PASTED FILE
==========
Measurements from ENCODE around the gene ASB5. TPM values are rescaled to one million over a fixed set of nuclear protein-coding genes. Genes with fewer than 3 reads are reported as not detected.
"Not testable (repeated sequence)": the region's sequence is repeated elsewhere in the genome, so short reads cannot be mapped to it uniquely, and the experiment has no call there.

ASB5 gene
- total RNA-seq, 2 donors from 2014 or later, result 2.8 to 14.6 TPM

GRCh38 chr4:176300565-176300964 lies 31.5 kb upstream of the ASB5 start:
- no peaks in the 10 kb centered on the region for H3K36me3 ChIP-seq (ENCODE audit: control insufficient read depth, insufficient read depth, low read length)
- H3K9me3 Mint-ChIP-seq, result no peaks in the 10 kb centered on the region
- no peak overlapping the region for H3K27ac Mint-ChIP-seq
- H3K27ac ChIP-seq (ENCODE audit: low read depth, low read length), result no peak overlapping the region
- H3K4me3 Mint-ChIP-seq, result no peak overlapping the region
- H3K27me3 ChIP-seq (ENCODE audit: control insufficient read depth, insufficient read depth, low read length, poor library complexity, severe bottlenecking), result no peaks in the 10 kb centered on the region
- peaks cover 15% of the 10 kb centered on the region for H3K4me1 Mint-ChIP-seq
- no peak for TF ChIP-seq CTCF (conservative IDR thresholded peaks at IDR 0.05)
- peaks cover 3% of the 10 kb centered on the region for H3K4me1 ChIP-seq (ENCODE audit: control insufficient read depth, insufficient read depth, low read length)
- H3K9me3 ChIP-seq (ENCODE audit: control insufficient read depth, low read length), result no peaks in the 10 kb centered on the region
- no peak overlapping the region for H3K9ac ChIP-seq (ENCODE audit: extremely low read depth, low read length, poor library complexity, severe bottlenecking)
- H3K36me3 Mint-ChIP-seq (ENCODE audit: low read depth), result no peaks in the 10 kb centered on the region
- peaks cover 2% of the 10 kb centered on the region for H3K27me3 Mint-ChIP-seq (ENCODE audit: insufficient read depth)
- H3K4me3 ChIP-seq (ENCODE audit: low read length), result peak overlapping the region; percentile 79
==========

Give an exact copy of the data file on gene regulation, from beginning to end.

Measurements from ENCODE around the gene ASB5. TPM values are rescaled to one million over a fixed set of nuclear protein-coding genes. Genes with fewer than 3 reads are reported as not detected.
"Not testable (repeated sequence)": the region's sequence is repeated elsewhere in the genome, so short reads cannot be mapped to it uniquely, and the experiment has no call there.

ASB5 gene
- total RNA-seq, 2 donors from 2014 or later, result 2.8 to 14.6 TPM

GRCh38 chr4:176300565-176300964 lies 31.5 kb upstream of the ASB5 start:
- no peaks in the 10 kb centered on the region for H3K36me3 ChIP-seq (ENCODE audit: control insufficient read depth, insufficient read depth, low read length)
- H3K9me3 Mint-ChIP-seq, result no peaks in the 10 kb centered on the region
- no peak overlapping the region for H3K27ac Mint-ChIP-seq
- H3K27ac ChIP-seq (ENCODE audit: low read depth, low read length), result no peak overlapping the region
- H3K4me3 Mint-ChIP-seq, result no peak overlapping the region
- H3K27me3 ChIP-seq (ENCODE audit: control insufficient read depth, insufficient read depth, low read length, poor library complexity, severe bottlenecking), result no peaks in the 10 kb centered on the region
- peaks cover 15% of the 10 kb centered on the region for H3K4me1 Mint-ChIP-seq
- no peak for TF ChIP-seq CTCF (conservative IDR thresholded peaks at IDR 0.05)
- peaks cover 3% of the 10 kb centered on the region for H3K4me1 ChIP-seq (ENCODE audit: control insufficient read depth, insufficient read depth, low read length)
- H3K9me3 ChIP-seq (ENCODE audit: control insufficient read depth, low read length), result no peaks in the 10 kb centered on the region
- no peak overlapping the region for H3K9ac ChIP-seq (ENCODE audit: extremely low read depth, low read length, poor library complexity, severe bottlenecking)
- H3K36me3 Mint-ChIP-seq (ENCODE audit: low read depth), result no peaks in the 10 kb centered on the region
- peaks cover 2% of the 10 kb centered on the region for H3K27me3 Mint-ChIP-seq (ENCODE audit: insufficient read depth)
- H3K4me3 ChIP-seq (ENCODE audit: low read length), result peak overlapping the region; percentile 79